(Reprinted from HKCER Letters, Vol.47, November 1997)


Should the Hong Kong Dollar Be Delinked?

Li Hao


The question of whether or not the Hong Kong dollar should be delinked is much more than an economic issue; it also has political ramifications. Most people realize that delinking the dollar is politically impossible at this point in time. Both Beijing and Hong Kong are eager to maintain Hong Kong's stability to convince the world that the one country, two systems plan is working. Therefore, it is unthinkable that the Hong Kong dollar will be delinked in the near future, even if economists say it would be better to let it float.

Is there a valid economic reason to delink the Hong Kong dollar? The answer is a qualified no. As long as the Hong Kong government adheres strictly to the linked exchange rate system, there is no convincing reason to delink. Many people within and outside Hong Kong have argued this point. I will not try to repeat the argument here, except to point out that whatever the pros and cons of floating the Hong Kong dollar are, the debate is irrelevant unless the government has a clear idea about what its macroeconomic policy's goal is, aside from maintaining the stability of the exchange rate.

The qualification mentioned in the preceding paragraph arises from the fact that the Hong Kong Monetary Authority (HKMA) must stop meddling with the linked exchange rate system that we committed ourselves to in October 1983. In a pure currency board system, of which the linked exchange rate system of Hong Kong is an example, the HKMA would have no role to play, and arbitrage by private banks would make sure that the Hong Kong dollar exchange rate did not deviate significantly from the official rate of 7.8 Hong Kong dollars to one U.S. dollar. For example, suppose that in a speculative attack, speculators sell Hong Kong dollars and buy U.S. dollars, driving the market exchange rate above 7.8. Any such slight deviation, however, will give private banks the incentive to arbitrage: they buy Hong Kong dollars from the market at, say, 7.81, and sell them to the Exchange Fund at 7.8, earning a profit. This arbitrage process decreases the supply of Hong Kong dollars and brings the market exchange rate back in line with the peg.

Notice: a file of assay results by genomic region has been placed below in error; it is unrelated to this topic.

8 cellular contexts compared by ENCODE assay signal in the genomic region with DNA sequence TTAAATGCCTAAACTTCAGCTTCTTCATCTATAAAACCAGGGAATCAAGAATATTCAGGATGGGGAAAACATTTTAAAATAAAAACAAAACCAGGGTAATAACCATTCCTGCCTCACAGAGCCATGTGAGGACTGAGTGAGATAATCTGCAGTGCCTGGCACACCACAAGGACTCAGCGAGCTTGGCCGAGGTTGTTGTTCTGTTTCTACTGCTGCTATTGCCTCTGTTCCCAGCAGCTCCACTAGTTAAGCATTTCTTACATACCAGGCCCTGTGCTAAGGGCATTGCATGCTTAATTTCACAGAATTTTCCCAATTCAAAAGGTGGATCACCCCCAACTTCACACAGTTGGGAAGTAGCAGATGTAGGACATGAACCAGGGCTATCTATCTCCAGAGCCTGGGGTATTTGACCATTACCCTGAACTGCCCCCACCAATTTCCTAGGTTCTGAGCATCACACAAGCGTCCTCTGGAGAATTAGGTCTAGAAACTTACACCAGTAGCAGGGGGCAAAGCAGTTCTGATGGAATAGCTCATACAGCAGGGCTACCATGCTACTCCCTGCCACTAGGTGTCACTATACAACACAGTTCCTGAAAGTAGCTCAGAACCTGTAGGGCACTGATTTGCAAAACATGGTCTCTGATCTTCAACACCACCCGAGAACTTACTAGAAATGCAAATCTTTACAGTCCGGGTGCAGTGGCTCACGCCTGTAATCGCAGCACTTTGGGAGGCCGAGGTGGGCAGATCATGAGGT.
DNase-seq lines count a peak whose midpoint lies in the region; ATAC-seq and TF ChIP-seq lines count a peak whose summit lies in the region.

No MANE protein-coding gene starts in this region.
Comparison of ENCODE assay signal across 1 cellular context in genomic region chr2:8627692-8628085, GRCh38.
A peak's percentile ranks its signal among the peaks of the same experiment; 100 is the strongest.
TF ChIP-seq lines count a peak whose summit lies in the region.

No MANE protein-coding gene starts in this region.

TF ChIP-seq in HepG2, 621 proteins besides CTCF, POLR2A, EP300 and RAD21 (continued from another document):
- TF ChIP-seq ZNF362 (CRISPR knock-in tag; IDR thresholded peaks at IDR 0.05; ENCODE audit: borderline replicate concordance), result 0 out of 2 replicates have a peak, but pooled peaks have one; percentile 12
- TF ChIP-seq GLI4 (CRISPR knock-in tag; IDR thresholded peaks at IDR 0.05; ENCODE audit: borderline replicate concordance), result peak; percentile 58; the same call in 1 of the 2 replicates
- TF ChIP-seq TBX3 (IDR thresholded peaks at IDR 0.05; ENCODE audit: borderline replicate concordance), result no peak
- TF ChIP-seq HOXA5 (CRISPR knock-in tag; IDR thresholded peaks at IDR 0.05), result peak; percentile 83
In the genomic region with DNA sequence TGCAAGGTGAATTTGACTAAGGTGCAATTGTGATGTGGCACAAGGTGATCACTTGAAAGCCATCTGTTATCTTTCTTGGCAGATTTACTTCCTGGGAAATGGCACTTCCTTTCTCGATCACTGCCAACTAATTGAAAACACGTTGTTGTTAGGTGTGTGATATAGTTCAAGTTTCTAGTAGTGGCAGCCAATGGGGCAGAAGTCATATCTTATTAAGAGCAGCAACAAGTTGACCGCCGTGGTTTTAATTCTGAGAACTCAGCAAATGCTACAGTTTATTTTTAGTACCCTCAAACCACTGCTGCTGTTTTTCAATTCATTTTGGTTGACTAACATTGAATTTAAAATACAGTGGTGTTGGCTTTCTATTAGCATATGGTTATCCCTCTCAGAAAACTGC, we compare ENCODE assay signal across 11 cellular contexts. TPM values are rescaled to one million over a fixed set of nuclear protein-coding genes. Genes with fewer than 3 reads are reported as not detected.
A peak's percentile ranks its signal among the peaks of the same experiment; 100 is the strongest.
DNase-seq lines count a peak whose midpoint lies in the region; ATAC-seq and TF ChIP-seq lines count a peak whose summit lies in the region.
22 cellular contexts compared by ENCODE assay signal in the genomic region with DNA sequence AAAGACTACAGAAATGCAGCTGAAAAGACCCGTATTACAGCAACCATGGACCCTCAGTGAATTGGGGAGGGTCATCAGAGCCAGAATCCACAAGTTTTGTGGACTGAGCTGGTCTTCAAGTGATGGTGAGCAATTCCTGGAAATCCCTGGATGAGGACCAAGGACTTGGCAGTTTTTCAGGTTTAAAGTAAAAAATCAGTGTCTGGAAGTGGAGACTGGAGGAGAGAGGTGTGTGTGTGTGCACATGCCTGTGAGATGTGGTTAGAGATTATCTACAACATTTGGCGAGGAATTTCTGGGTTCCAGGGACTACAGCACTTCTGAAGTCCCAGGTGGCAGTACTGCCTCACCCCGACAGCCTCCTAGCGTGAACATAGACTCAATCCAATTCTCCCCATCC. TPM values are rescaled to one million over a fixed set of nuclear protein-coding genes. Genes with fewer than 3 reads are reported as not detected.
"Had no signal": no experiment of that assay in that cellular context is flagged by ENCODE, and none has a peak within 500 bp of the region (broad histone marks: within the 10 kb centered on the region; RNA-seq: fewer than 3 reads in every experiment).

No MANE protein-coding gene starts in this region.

However, the arbitrage process of the currency board system has not been allowed to perform perfectly during the stock market crashes that have taken place during the last couple of weeks. Instead of letting banks make profits and bring the market rate back to the peg, the HKMA has stepped in and increased the interbank overnight lending rates. This did two things: it shored up demand for Hong Kong dollars (because the interest rate in the Hong Kong dollar is high), and it prevented arbitrage by banks (because arbitrage is a cash-based operation). One immediate result was a tumble in the stock market because higher interest rates hurt business prospects, especially in the property market. Of course, the stock market would have suffered even if the HKMA had not intervened, because investors bet on a devaluation of the Hong Kong dollar. But the reason for the intervention is not sound, and stepping in was probably counterproductive for several reasons.

First, intervening suggests to speculators that the current currency board system is not working perfectly. And they are right: the Hong Kong dollar has persistently remained on the strong side of the peg since 1990. This could not be the case if the arbitrage process were being allowed to perform perfectly. Argentina also has a currency board system, but the market rate for its currency has never been as different from the peg as it is in Hong Kong. Speculators need no reason other than the fact that the system is not working perfectly to attack the Hong Kong dollar.